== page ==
Bahrain calls for suspension of Qatar’s GCC membership
Bahrain calls for suspension of Qatar’s GCC membership
King Hamad bin Isa Al-Khalifa called for further isolation of Doha, saying: “Bahrain will not attend any GCC Summit unless Qatar returns to its senses.”
During a Cabinet meeting, King Hamad said: “Doha has not respected the charters, the treaties and the policies that ensure the security of the Gulf region.”
This followed Bahraini Foreign Minister Sheikh Khalid bin Ahmed Al-Khalifa’s call for “freezing” Qatar’s GCC membership, tweeting: “Manama will not attend the upcoming GCC Summit if Qatar takes part.”
He strongly criticized Doha for non-compliance with the ATQ’s 13 demands, which include scaling down ties with Tehran and closing down Al Jazeera.
The ATQ severed ties with Qatar on June 5, accusing it of supporting terrorism and extremism.
Contacted by Arab News on Monday, the spokesmen of the GCC general secretariat and the Saudi Foreign Ministry did not comment on Manama’s statements.
Bahrain’s king and foreign minister are the first senior officials from the GCC to suggest Qatar’s suspension from the six-nation bloc.
“Qatar’s failure to respond positively to our just demand to stop conspiring against our countries proves that it does not respect the GCC,” Sheikh Khalid said.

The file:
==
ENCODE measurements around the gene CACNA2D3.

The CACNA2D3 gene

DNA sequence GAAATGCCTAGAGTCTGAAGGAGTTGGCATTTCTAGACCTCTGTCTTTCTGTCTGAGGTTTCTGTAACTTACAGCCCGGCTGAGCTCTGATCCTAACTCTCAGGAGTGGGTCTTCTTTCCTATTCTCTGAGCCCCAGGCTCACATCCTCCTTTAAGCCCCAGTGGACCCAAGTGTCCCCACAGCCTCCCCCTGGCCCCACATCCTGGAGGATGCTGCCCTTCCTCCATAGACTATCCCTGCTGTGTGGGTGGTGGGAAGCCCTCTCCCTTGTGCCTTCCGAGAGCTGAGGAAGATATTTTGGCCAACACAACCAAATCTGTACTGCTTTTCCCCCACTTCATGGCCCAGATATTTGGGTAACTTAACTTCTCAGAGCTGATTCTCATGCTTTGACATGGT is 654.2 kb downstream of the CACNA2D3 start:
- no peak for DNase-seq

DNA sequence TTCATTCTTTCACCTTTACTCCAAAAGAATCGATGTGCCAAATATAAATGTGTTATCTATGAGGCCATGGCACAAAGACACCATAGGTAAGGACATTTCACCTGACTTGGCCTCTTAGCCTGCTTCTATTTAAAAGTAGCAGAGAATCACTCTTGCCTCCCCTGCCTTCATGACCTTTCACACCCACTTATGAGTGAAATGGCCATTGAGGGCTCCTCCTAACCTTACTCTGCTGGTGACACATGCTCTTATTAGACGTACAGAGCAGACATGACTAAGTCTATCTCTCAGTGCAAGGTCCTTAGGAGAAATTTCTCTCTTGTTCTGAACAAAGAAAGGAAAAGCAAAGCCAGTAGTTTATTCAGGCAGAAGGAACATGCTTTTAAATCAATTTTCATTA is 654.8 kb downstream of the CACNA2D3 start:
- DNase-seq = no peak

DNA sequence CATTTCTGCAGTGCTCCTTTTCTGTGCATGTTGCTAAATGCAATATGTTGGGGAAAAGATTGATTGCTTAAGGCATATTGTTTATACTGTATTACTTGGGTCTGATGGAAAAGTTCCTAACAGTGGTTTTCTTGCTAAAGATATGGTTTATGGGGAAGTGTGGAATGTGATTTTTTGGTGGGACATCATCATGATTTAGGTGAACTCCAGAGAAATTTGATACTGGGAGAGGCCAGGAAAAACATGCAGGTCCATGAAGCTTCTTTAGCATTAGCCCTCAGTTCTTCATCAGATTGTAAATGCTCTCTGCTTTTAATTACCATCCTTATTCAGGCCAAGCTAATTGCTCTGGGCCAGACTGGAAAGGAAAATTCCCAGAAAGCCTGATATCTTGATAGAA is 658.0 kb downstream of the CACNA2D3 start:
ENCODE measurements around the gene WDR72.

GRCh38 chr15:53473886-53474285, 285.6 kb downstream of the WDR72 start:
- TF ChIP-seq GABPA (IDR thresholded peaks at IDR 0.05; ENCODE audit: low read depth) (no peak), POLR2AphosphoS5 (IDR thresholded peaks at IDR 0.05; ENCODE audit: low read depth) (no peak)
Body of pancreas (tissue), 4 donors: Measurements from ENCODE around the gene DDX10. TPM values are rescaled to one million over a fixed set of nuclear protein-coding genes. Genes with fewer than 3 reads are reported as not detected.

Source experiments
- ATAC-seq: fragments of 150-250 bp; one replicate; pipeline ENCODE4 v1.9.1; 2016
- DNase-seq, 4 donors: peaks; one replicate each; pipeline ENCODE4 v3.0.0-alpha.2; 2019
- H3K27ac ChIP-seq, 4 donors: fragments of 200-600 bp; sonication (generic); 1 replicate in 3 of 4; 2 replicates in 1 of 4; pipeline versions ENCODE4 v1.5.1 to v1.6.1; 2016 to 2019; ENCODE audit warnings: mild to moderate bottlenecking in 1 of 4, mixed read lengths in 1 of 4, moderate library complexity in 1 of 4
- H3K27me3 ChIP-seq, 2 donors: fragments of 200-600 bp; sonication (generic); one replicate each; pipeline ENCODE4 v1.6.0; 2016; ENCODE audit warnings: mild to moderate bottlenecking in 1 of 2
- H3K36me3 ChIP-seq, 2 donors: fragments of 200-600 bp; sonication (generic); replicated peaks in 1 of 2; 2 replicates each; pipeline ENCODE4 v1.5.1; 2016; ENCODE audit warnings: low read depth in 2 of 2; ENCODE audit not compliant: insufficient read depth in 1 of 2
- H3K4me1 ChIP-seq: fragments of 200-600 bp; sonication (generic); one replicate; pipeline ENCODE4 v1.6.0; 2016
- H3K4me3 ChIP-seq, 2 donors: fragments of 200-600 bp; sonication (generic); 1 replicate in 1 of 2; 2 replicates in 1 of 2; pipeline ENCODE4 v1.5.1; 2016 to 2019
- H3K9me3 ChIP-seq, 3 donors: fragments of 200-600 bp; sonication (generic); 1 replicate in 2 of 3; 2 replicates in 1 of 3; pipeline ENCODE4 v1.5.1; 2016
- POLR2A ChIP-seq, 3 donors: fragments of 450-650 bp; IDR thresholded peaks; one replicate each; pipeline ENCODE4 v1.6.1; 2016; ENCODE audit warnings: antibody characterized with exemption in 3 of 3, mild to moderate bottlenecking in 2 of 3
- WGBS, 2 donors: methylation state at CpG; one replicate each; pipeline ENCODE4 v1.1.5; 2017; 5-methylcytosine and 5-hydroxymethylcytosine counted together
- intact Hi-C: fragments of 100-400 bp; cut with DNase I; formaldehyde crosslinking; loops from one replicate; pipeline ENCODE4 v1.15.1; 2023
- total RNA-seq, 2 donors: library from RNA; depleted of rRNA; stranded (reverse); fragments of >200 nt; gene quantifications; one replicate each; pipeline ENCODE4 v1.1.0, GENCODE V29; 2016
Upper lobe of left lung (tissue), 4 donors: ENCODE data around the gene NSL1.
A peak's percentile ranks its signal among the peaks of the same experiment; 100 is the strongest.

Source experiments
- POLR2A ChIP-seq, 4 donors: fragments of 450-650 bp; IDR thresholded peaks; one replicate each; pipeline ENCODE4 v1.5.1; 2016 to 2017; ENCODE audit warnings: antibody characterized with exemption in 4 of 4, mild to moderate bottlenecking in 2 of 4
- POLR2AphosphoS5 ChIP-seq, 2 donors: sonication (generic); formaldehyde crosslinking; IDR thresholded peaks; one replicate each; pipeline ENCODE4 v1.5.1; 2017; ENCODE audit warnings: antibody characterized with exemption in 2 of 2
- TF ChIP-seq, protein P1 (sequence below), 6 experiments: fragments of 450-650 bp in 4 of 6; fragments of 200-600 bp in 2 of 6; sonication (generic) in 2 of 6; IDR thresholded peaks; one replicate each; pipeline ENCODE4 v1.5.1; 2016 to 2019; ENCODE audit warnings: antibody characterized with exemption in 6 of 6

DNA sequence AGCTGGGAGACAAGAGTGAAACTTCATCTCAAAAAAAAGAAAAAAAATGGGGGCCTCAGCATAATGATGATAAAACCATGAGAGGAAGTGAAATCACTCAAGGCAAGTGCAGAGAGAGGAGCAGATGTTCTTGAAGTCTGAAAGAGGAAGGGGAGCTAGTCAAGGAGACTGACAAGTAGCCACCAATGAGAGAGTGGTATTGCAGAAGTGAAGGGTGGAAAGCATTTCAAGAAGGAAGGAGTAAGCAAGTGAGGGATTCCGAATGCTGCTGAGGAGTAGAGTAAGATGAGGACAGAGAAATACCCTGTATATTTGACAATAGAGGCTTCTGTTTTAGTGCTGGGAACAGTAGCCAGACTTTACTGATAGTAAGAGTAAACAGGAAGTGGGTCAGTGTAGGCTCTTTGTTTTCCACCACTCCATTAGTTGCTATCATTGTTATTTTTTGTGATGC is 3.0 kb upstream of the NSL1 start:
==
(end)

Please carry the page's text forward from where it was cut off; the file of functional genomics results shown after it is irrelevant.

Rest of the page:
“Given Qatar’s rogue policy and pervasive evil that threaten our national security, our countries have taken an important step by boycotting Qatar in the hope it regains its senses.”
Sheikh Khalid, who posted a series of tweets to his 445,000 followers, added: “If Qatar thinks that its procrastination and its current evasion will buy time until the next GCC Summit, then it is wrong.”
He said: “If the situation remains as it is… Bahrain will not attend the summit and sit with Qatar, a country that is getting closer to Iran every day and is bringing in foreign forces, both of which are dangerous steps against the security of the GCC countries.”
Kuwait has tried to mediate between the two sides, but almost five months into the dispute, no progress has been achieved. Founded in 1981, the GCC is scheduled to hold its annual summit in Kuwait in December.
In a separate development, Qatar’s emir said he is ready for US-hosted direct talks aimed at solving the crisis, but has yet to hear a response to President Donald Trump’s invitation to the ATQ members.
Sheikh Tamim bin Hamad Al-Thani told US broadcaster CBS News that he wants an end to the dispute.
“Nothing is going to be above our dignity, our sovereignty. But we want it to end. I always say that,” he told the “60 Minutes” program in an interview aired on Sunday.
“If they (are) going to walk 1 meter toward me, I’m willing to walk 10,000 miles toward them.”
Sheikh Tamim said Trump had told him that he “will not accept my friends fighting among themselves,” and that in talks on the sidelines of a UN meeting in September, he had offered to host talks in the US.
“I told him straight away, ‘Mr. President, we are very ready. I’ve been asking for dialogue from day one’,” Sheikh Tamim said.
He reiterated that Qatar will not close down the Doha-based Al Jazeera television network. He also said he feared for the region if any military action is taken as part of the crisis, Reuters reported.
White House Mideast team holds talks with Jordanian king